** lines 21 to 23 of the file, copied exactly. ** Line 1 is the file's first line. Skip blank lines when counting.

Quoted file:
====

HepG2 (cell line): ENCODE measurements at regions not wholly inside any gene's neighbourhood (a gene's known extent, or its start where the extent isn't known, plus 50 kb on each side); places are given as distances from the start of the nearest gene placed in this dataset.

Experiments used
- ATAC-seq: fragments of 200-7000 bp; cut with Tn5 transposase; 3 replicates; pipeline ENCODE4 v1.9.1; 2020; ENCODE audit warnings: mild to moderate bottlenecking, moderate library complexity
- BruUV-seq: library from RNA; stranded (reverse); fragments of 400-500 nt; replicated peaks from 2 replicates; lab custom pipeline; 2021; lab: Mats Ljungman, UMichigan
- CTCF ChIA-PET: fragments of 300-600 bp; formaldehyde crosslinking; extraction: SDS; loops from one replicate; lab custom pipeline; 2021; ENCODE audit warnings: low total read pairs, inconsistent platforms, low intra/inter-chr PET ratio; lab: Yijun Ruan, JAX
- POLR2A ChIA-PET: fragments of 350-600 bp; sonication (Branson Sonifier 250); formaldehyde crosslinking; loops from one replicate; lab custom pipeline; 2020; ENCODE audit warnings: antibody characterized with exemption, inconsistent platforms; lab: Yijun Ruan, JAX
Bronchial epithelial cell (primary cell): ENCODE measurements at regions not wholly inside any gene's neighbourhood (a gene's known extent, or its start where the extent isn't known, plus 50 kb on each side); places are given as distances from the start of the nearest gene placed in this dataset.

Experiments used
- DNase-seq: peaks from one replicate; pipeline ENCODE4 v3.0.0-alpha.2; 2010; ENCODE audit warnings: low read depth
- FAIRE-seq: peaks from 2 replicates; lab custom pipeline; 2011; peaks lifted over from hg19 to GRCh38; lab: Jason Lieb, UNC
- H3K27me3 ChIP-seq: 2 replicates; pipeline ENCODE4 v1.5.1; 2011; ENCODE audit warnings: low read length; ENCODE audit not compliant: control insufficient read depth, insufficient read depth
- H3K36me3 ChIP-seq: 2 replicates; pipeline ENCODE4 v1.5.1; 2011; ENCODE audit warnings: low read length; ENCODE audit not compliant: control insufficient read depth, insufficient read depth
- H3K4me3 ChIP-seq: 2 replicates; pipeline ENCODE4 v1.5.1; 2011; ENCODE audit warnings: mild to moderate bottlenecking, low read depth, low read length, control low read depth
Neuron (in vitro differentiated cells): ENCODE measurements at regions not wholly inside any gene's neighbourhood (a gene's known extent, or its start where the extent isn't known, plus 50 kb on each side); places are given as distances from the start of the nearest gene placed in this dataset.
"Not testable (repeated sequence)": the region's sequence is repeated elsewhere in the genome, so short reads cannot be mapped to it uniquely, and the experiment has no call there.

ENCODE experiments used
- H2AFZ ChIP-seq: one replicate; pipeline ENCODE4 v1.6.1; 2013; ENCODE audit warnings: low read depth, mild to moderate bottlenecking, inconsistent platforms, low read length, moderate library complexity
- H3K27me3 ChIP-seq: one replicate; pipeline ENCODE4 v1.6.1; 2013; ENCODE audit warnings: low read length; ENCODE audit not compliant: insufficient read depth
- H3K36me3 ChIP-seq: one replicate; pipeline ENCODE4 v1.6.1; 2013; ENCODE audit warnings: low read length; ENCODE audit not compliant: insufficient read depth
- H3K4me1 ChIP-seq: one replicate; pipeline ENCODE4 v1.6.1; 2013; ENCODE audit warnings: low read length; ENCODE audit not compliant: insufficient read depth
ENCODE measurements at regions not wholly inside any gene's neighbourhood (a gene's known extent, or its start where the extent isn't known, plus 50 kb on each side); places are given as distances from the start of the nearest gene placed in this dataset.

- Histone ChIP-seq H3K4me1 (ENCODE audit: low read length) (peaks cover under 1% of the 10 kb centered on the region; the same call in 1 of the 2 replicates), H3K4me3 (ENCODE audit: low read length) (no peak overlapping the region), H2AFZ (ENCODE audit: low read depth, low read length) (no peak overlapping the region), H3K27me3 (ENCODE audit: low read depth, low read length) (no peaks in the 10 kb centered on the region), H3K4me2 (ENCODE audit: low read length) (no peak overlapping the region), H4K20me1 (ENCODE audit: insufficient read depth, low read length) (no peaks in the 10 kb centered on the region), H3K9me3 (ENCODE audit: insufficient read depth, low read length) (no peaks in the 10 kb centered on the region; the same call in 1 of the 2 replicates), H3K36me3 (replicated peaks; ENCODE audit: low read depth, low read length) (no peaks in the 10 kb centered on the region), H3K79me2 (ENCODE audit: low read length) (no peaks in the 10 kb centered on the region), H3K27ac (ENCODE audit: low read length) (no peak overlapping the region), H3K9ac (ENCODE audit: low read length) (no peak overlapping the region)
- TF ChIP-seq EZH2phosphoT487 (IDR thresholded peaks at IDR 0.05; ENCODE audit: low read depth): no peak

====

ENCODE measurements at regions not wholly inside any gene's neighbourhood (a gene's known extent, or its start where the extent isn't known, plus 50 kb on each side); places are given as distances from the start of the nearest gene placed in this dataset.

- Histone ChIP-seq H3K4me1 (ENCODE audit: low read length) (peaks cover under 1% of the 10 kb centered on the region; the same call in 1 of the 2 replicates), H3K4me3 (ENCODE audit: low read length) (no peak overlapping the region), H2AFZ (ENCODE audit: low read depth, low read length) (no peak overlapping the region), H3K27me3 (ENCODE audit: low read depth, low read length) (no peaks in the 10 kb centered on the region), H3K4me2 (ENCODE audit: low read length) (no peak overlapping the region), H4K20me1 (ENCODE audit: insufficient read depth, low read length) (no peaks in the 10 kb centered on the region), H3K9me3 (ENCODE audit: insufficient read depth, low read length) (no peaks in the 10 kb centered on the region; the same call in 1 of the 2 replicates), H3K36me3 (replicated peaks; ENCODE audit: low read depth, low read length) (no peaks in the 10 kb centered on the region), H3K79me2 (ENCODE audit: low read length) (no peaks in the 10 kb centered on the region), H3K27ac (ENCODE audit: low read length) (no peak overlapping the region), H3K9ac (ENCODE audit: low read length) (no peak overlapping the region)
- TF ChIP-seq EZH2phosphoT487 (IDR thresholded peaks at IDR 0.05; ENCODE audit: low read depth): no peak